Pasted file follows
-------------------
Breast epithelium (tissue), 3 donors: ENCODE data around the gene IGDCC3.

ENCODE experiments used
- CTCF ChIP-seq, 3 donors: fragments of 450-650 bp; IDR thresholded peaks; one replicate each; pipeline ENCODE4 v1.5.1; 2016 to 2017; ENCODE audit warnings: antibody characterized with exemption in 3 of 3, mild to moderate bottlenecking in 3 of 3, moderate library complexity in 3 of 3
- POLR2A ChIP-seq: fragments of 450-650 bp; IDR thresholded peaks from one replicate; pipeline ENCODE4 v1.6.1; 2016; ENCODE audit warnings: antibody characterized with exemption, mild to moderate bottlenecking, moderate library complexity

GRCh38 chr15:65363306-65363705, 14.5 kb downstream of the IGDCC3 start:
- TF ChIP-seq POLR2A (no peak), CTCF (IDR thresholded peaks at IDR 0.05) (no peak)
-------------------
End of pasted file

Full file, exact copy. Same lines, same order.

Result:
Breast epithelium (tissue), 3 donors: ENCODE data around the gene IGDCC3.

ENCODE experiments used
- CTCF ChIP-seq, 3 donors: fragments of 450-650 bp; IDR thresholded peaks; one replicate each; pipeline ENCODE4 v1.5.1; 2016 to 2017; ENCODE audit warnings: antibody characterized with exemption in 3 of 3, mild to moderate bottlenecking in 3 of 3, moderate library complexity in 3 of 3
- POLR2A ChIP-seq: fragments of 450-650 bp; IDR thresholded peaks from one replicate; pipeline ENCODE4 v1.6.1; 2016; ENCODE audit warnings: antibody characterized with exemption, mild to moderate bottlenecking, moderate library complexity

GRCh38 chr15:65363306-65363705, 14.5 kb downstream of the IGDCC3 start:
- TF ChIP-seq POLR2A (no peak), CTCF (IDR thresholded peaks at IDR 0.05) (no peak)